If you ever want to see time stand still, say the word “marketing” in a group of writers. It’s like someone started a game of “Red Light, Green Light” and forgot to yell “Green light!” after everyone stopped moving. And yes, plenty of the frozen writers do look like they want to flee the room. The rest look like they want to vomit.
There really is no need for a bucket or to run and hide somewhere. Marketing will not turn you into the ShamWow guy, or a used car salesman. But it will help you sell books, and that, last time I checked, was the point of publishing.
Here are three, basic, weep-resistant rules to remember about marketing for both traditionally and self-published authors:
The most important part of marketing isn’t your Twitter account, it’s having a well-written book.
Taking the time to write and revise (and design if you are self-publishing) your book is the single best thing you can do for yourself. If you have a quality product (Rule 1a: once you publish your book it stops being your baby and starts being your business), and get it into a few well-placed hands, word-of-mouth can do amazing things. Do the work. It makes a difference.
Marketing is just another form of communication.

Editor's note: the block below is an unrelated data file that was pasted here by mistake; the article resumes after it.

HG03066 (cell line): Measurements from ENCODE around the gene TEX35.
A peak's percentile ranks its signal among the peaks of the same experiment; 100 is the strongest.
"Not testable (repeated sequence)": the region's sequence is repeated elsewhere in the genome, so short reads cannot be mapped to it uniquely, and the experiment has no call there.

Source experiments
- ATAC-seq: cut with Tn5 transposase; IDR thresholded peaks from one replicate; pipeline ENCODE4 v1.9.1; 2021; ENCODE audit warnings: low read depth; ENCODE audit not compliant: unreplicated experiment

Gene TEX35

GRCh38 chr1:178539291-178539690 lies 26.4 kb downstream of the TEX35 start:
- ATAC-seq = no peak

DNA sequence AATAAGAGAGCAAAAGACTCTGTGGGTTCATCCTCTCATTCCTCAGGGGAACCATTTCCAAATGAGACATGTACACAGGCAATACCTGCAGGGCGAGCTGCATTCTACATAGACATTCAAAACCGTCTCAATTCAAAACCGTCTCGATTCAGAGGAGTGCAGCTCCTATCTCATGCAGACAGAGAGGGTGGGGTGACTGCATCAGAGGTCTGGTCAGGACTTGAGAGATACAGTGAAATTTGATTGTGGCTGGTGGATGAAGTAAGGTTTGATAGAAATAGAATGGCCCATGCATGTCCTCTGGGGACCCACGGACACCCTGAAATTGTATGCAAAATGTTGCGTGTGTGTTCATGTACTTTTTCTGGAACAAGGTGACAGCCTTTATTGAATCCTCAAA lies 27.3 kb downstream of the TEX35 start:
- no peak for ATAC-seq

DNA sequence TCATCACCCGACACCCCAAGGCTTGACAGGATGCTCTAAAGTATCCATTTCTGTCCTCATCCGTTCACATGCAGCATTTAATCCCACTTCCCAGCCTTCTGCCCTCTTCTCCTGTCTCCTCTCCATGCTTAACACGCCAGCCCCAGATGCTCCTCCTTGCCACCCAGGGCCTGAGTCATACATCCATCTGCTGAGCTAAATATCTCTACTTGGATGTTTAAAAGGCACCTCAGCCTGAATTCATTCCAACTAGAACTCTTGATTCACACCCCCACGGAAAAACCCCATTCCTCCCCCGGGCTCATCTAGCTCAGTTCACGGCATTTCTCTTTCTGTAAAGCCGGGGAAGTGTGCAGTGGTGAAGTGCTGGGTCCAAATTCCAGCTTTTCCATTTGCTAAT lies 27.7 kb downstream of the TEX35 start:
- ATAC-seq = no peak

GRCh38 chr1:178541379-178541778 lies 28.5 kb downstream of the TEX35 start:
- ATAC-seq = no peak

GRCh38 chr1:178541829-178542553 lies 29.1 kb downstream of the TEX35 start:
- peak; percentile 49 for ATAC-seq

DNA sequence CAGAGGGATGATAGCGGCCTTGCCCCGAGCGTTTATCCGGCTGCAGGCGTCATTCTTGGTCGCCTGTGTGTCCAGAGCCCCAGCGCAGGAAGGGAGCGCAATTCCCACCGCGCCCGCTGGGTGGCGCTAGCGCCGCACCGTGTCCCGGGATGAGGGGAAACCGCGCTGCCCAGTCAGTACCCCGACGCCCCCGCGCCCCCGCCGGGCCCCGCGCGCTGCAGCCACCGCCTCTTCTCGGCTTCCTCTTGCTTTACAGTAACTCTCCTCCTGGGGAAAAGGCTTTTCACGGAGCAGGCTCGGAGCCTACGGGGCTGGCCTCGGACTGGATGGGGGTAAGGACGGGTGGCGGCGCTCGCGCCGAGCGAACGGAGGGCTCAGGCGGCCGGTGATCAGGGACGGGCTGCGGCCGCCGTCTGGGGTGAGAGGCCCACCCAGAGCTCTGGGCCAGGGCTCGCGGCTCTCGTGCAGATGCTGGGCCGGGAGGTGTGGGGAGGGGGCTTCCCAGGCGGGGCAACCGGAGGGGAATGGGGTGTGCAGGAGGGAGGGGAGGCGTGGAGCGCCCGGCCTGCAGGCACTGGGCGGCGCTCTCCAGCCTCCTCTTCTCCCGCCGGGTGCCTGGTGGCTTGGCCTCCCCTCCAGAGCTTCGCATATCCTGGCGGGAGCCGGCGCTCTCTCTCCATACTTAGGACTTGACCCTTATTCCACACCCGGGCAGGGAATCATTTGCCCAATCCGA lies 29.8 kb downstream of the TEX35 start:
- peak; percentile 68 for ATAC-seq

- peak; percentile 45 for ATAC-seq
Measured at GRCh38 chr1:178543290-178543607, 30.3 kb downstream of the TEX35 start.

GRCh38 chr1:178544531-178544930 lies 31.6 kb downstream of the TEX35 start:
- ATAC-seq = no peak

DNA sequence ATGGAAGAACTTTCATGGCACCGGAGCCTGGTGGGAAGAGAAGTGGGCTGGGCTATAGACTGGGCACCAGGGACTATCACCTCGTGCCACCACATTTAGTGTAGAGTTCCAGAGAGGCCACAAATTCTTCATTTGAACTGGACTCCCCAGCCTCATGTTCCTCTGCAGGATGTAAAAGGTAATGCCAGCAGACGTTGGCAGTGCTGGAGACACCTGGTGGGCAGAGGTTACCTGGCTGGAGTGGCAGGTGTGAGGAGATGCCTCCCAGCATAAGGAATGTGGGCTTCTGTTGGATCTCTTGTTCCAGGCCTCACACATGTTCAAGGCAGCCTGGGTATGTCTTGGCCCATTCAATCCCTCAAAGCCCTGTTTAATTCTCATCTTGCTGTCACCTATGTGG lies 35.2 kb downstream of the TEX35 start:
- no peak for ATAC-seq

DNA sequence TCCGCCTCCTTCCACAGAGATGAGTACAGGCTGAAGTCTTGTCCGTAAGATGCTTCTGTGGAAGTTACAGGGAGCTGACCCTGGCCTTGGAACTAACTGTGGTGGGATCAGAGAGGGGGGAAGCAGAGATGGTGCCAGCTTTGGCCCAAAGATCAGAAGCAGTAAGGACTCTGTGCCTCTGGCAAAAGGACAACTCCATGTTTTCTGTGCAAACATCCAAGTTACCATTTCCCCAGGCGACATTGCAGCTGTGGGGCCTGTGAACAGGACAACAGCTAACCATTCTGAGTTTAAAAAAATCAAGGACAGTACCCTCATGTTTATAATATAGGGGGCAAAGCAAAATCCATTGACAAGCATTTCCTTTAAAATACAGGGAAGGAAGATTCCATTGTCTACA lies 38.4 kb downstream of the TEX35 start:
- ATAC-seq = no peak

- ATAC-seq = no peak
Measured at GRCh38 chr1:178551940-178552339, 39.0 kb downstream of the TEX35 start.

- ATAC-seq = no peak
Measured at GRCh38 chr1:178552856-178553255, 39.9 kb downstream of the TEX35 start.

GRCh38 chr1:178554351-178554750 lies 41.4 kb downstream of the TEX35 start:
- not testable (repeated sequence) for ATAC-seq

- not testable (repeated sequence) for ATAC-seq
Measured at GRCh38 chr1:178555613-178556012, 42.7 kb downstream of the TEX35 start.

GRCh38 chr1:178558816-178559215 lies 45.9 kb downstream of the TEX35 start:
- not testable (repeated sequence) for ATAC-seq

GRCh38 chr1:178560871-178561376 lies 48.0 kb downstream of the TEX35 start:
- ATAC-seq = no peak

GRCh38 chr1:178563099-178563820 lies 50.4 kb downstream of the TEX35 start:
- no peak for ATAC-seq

You communicate in one form or another every day. You talk to your family, neighbors, co-workers, Tumblr friends, and your dog regularly. Marketing is communicating about one specific thing (your book) in whatever way you want. Semaphore your thing? Grab your flags and let ‘em fly. There are infinite ways to get a message to someone. The trick is knowing which someone you want to get that message to and where you can find them. Once you figure that out, communication becomes more of a collaboration, which is far less lonely and lightens your marketing load. Don’t think of it as marketing, think of it as talking about your favorite thing—your book—with friends.
Social media is not all there is to modern marketing.
In fact, using social media as your only way to communicate with your readers is a bad idea. Sure, having a Facebook group dedicated to your books can help, but thanks to Facebook’s policies, good luck getting all your members to see your announcements as soon as you post them. Same with Twitter, Instagram, and many of the other popular social media apps. You have no control over how your audience engages with you, and that’s going to cause you problems and sales in the long run. There’s no need to feel obligated to use social media if you don’t like it or don’t use it. There are plenty of other ways to reach out to your readers (which we will talk about in later posts).
Feel better yet? Marketing doesn’t have to be The Worst Thing Ever™. It’s just communication. All you need to do is figure out which style of communication you prefer, how to use it to talk to your audience, and have at it. But first, go write that beautiful story that’s been wanting to get out of your head. We can’t wait to hear about it.
In the comments below, tell me what your biggest fears are about marketing your book and how you can think of them differently. If you need help coming up with a marketing plan that works for you, contact me today!